##### Bézier curves are one of the more beautiful applications of math.

Not only are they pretty to look at, but they have many practical applications as well. Bézier curves are often employed to smoothly and naturally model the animation of objects. They’re also useful in vector art, allowing an image to be scaled infinitely without loss of quality. If you’ve worked with popular graphics and design applications, such as Photoshop, Illustrator, Flash, or InDesign, you may be familiar with Bézier curves as “paths.” Paths are vector-based curves whose underlying implementation builds upon the Bézier algorithm described here.

Up until recently, Bézier curves were some mathematical wonder that could only be represented with fancy calculus equations.

And while the **Wikipedia Article on Bézier Curves** didn’t seem to do much to refute this perception at first, the animated examples further down the page revealed the simplicity, straightforwardness, and beauty of the algorithm, which goes something like this:

### First Order Beziers

To begin, pick the order of the curve you wish to draw, from 1 to infinity. This is where you may have seen the term “quadratic Bézier” or “cubic Bézier”, these are 2nd and 3rd order curves. Then pick and plot the anchor points that will be used to draw your 1st order curves. You should select an amount of anchor points equal to your order + 1.

Starting with your 1st order curves (which are actually straight lines), and all the way until the highest order curve, step through a position on the curve from 0 to 1. You can think of this as the percentage of curve completion, 0 being no curve, and 1 being a complete curve. You should select a small number to increment the step each round, such as 0.01.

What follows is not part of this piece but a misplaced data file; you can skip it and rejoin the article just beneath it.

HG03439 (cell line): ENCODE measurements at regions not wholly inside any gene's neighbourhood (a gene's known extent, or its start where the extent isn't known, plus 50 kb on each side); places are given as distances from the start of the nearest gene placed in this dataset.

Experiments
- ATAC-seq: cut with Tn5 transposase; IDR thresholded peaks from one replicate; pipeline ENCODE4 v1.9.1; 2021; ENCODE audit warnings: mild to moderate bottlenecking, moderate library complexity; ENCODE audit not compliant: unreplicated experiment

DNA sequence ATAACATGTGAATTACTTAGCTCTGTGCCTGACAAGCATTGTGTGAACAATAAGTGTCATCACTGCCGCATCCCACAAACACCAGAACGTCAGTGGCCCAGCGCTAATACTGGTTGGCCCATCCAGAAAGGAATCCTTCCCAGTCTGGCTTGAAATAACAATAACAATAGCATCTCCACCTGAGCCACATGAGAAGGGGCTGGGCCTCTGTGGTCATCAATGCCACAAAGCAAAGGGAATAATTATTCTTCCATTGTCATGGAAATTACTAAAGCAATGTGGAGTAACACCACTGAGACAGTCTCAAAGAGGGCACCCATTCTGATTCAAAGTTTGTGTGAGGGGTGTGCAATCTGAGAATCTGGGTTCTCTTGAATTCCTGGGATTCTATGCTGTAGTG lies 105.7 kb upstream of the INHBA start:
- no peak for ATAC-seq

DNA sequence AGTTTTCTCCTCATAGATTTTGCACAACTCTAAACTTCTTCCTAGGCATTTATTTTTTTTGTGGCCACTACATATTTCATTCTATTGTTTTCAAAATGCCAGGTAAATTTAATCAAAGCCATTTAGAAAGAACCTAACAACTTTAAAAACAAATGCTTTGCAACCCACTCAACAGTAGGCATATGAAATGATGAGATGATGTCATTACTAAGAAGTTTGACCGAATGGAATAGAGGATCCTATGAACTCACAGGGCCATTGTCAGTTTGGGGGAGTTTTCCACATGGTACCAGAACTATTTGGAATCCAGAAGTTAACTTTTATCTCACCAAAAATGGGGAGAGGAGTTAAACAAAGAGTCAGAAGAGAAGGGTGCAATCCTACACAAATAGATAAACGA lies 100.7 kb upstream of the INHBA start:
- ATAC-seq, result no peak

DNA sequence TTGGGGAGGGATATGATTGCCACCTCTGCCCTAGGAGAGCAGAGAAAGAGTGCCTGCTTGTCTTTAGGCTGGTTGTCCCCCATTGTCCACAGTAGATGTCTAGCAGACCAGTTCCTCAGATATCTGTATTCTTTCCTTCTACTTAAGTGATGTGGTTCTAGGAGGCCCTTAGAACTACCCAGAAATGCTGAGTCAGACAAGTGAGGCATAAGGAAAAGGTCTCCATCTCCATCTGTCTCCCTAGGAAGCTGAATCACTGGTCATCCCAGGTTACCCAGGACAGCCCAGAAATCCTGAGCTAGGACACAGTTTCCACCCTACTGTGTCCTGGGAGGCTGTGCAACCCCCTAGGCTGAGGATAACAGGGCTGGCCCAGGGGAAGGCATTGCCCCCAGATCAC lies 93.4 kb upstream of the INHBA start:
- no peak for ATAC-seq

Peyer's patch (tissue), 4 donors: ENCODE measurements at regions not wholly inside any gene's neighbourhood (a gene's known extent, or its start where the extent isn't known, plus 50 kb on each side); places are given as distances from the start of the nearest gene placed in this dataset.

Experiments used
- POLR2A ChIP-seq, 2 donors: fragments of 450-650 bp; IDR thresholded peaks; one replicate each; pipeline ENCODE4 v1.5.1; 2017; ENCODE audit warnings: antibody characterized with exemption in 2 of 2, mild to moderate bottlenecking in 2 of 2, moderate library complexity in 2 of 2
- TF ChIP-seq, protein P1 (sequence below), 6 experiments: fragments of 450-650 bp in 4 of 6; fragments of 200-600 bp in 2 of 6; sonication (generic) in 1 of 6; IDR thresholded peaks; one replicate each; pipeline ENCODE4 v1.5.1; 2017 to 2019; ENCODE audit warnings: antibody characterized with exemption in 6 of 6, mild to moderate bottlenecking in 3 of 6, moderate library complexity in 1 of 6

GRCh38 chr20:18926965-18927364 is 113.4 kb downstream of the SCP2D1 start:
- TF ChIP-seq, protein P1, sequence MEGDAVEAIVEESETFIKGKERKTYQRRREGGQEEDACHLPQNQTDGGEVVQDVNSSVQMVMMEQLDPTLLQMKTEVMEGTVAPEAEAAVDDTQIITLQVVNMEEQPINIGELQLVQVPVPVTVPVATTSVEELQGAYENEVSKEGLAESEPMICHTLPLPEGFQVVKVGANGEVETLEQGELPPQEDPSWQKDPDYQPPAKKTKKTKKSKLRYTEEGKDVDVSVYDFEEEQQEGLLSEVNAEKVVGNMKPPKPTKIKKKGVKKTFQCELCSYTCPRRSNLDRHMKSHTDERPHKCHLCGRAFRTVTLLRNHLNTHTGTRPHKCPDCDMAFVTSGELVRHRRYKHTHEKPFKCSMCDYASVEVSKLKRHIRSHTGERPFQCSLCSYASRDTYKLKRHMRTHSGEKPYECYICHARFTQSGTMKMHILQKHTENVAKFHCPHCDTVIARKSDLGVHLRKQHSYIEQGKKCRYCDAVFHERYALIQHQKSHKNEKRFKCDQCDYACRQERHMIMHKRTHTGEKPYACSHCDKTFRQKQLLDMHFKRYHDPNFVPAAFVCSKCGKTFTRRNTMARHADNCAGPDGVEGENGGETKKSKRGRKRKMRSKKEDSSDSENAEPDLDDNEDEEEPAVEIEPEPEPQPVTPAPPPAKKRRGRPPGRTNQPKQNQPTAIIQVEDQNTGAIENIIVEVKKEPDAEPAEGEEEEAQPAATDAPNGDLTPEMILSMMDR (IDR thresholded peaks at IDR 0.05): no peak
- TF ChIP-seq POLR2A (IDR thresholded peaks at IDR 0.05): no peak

At every step, calculate what I like to call the “midpoint” of the two points one level earlier. The term “midpoint” is technically misleading but makes the concept easy to visualize: a midpoint is the point halfway between two points. Instead of the *halfway* mark, though, we will be calculating the at Nth percent of the way from point 1 to point 2, where N is the current step; so that when our current step is 0.3, we calculate the point 30% of the way from point 1 to point 2, for example.

We can generalize the basic midpoint function (the easy case of 0.5 or 50%):

public function findMidpoint(p1:Point, p2:Point):Point { return new Point((p1.x+p2.x)/2, (p1.y+p2.y)/2); }

to:

public function findMidpoint(p1:Point, p2:Point, step:Number):Point { return new Point((p1.x * step) + (p2.x * (1 - step)), (p1.y * step) + (p2.y * (1 - step))); }

This function takes two points, and returns a new point where its components are closer to the first point when the step is closer to 0, and closer to the second point when the step is closer to 1.

If we plot these points, we will have something like this:

This simple routine is the basic building block of Bézier curves.

### Quadratic Beziers

A quadratic, or 2nd order Bézier curve, takes, at every step, the current midpoint values of the 1st level lines (there are two of these), and gets the midpoint between *those*, as seen below:

### Cubic Beziers

A cubic, or 3rd order Bézier curve, pictured in white below, takes, at every step, the current midpoint of the 2nd level curves before it, pictured in red:

### 5th Order Beziers

We can generalize the algorithm to the following: at every step, iterate from order 1 to order O, for every point of order O at index i, take the points i and i+1 at order O-1, and find the midpoints between them. Below is a fifth order Bézier curve (white), built iteratively from the earlier orders: 1st, not pictured; 2nd, red; 3rd, green; and 4th, blue:

### 8th Order Beziers

Processing power is the only limit! **Here’s a larger example of 8th order Bézier curves, drawn perpetually**. Be forewarned, this is hypnotizing.

### Source Code

**The source code for the larger, generalized example, is available here**.